Types of Therapy
Therapy for couples
When a couple comes to therapy, their relationship becomes the focus. Most therapists conduct the initial evaluation with the couple followed by an individual meeting with each person before they hold a second session with the couple. This ensures that both people have the same goals for therapy. The couple will then meet with the therapist to begin the change process. Occasional individual counseling sessions are sometimes a part of the couple’s therapy.
Therapy for families
When a child or adolescent engages in behaviors that disrupt family harmony, it is recommended that the family unit attend counseling sessions.
Sometimes they exhibit negative behaviors to unconsciously create healing in a family. The therapist will work together with the family to develop modifications that will promote understanding and cooperation. Thus, the family is part of the solution and the symptoms the child originally brought to therapy are reduced.
Therapy for Children
Children under 14 years of age will be involved with both individual and family therapy. This will allow both the child and the parents/guardians to have a voice in what needs to change. The therapist will also help the family to develop a behavioral plan to replace the child’s negative behaviors with constructive ones.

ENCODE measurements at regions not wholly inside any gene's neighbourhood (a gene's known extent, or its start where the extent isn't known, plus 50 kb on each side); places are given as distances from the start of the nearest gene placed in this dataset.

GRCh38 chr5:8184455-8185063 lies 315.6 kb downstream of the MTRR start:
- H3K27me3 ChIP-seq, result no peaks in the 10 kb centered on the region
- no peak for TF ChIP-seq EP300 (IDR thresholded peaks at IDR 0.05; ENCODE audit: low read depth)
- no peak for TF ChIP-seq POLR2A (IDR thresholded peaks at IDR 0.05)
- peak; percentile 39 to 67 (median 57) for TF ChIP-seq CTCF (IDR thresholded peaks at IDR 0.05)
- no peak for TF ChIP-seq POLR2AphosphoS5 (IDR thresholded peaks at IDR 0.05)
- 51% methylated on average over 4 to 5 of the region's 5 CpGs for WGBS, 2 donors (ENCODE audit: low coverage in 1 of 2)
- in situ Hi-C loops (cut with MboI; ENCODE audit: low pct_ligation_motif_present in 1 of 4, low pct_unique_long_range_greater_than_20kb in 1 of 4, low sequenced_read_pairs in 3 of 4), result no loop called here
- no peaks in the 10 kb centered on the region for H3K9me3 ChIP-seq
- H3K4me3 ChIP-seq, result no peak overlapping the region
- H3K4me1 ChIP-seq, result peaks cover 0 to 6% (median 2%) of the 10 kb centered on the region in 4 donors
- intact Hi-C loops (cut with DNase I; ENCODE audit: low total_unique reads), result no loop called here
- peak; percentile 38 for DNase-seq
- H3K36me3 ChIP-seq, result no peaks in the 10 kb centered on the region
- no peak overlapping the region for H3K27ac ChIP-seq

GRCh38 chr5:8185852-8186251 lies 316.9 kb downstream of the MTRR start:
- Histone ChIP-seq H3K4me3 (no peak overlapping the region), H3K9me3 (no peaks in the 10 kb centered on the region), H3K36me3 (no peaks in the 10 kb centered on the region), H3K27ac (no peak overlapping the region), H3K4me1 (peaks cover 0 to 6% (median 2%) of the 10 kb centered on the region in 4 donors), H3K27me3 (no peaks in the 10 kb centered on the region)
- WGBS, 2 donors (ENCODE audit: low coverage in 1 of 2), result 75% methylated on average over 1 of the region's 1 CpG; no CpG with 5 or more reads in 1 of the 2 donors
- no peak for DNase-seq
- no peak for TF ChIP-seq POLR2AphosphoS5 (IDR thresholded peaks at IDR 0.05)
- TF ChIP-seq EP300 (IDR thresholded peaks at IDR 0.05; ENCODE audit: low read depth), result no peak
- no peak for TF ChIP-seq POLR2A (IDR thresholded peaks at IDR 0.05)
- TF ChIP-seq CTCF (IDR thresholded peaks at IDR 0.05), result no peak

When a child in counseling does not reside with both biological parents due to separation, divorce or remarriage, WWC has an ethical and a legal obligation to inform the non-custodial parent that the child is receiving counseling.
Children 14 years of age and above have reached the age of consent in mental health treatment; therefore, these children can request no parental involvement in their therapy sessions and deny parents/guardians access to their medical records. At WWC, we find therapy to be more effective when the parents/guardians and other family members can be involved if needed. In these cases, therapists may recommend that clients have both an individual and family counselor.